General Dynamics tells Schaefer no decision on moving made yet

Gov. William Donald Schaefer has gotten a response to the invitation he delivered to General Dynamics Corp. in Missouri to consider Maryland as the next home for its corporate headquarters.

The response from the nation's second largest defense contractor was thank you, but no decision has been made yet.


Last Friday, Schaefer --ed off a letter to General Dynamics chairman and chief executive officer William Anders, posing the invitation. The letter was also signed by the county executives of Anne Arundel, Howard, Montgomery, and Prince George's counties.

The invitation was in response to reports that General Dynamics was looking for a new corporate home and was considering areas close to Washington and the Pentagon.


Officials at General Dynamics would shed little light on the company's future plans, however.

In the company's public response, which was read by General Dynamics Spokesman George Salamon a week ago, company officials point out that since the company moved to its current headquarters outside St. Louis in 1971, there have been "regularly recurring rumors" about General Dynamics relocating again.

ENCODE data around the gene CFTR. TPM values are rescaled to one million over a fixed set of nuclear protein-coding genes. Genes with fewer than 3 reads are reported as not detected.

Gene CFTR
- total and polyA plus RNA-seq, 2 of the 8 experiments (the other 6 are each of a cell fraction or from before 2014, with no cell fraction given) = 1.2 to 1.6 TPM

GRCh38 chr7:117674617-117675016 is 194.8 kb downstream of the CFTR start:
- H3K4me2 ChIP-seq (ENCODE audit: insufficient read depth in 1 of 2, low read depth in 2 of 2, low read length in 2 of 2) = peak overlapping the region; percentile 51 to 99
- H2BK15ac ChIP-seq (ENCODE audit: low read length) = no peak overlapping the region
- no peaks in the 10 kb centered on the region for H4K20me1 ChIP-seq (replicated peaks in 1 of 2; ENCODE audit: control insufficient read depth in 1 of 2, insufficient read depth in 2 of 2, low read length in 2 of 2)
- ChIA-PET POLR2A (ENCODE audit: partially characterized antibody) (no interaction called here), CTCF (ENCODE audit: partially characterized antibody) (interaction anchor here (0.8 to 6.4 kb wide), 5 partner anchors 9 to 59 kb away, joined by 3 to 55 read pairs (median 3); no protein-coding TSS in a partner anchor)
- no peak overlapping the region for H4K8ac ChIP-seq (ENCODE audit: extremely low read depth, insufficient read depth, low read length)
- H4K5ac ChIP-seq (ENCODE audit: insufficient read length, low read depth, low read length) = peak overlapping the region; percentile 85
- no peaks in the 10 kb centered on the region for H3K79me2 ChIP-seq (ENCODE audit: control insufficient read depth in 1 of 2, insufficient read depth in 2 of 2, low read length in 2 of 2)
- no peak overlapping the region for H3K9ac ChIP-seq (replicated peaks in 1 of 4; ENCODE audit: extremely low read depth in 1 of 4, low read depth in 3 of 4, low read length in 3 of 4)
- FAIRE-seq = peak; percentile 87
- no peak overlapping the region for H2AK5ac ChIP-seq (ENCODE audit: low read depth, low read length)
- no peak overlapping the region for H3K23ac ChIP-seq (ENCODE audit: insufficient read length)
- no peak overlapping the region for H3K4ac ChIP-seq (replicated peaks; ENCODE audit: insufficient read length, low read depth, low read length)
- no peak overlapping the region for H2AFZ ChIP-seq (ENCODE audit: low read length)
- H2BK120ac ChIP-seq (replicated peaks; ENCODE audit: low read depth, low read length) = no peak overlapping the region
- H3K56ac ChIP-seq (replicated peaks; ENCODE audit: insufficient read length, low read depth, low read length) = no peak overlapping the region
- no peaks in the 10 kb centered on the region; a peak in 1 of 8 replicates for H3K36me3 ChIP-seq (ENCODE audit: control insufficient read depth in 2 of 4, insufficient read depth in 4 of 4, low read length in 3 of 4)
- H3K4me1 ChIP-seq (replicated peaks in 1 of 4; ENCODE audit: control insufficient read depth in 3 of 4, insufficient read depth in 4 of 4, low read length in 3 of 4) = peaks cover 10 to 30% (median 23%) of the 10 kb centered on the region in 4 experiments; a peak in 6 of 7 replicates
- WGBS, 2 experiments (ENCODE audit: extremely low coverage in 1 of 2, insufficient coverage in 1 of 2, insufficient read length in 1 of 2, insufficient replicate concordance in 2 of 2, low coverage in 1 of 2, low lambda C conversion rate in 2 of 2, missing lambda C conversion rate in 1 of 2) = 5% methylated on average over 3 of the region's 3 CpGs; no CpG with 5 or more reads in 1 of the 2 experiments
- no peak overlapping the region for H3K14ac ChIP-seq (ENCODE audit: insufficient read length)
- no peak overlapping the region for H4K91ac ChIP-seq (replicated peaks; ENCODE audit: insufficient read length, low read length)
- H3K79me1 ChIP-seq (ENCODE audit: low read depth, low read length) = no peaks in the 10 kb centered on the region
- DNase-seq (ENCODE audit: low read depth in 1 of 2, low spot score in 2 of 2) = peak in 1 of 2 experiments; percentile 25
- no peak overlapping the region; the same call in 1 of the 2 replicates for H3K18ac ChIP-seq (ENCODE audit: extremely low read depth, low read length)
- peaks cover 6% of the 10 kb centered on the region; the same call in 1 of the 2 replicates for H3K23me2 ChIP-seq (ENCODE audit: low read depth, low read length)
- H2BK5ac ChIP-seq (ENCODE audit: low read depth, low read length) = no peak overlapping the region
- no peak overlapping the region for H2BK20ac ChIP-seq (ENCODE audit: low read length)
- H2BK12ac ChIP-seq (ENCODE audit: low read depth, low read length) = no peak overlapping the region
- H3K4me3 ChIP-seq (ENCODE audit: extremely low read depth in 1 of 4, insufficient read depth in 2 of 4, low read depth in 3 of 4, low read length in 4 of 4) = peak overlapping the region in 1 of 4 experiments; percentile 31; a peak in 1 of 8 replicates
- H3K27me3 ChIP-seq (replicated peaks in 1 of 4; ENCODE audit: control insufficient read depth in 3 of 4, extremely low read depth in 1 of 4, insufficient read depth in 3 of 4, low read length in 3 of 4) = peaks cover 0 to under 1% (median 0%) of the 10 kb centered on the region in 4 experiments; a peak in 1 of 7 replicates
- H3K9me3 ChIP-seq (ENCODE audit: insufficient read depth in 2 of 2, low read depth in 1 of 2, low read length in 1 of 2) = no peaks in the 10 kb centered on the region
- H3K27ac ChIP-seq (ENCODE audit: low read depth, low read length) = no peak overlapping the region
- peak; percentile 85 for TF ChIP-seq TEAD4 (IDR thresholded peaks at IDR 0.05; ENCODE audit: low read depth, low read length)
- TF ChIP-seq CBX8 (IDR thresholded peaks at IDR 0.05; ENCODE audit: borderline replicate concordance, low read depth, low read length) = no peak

These rumors usually surface when the company's current lease is about to expire, which will not occur until June 1992, Salamon said. The company must decide whether to extend that lease by June of this year. "As any other company might, therefore, we are examining all our options."

Salamon, however, would not list all the cities General Dynamics is considering, although he said Washington was among them.

"No decisions have been made," he said.

In the letter to Anders, Schaefer and the county executives say they are "personally committed to devoting our time and resources to this project.'

The letter also emphasizes that defense-related organizations such as Westinghouse, Martin Marietta, Contel, AAI Corp., and Grumann, are already in Maryland and find the state 'a profitable business location.'

Moving the General Dynamics' headquarters from St. Louis to Maryland would give them 'a home in the fourth largest metropolitan area in the United States,' the letter states.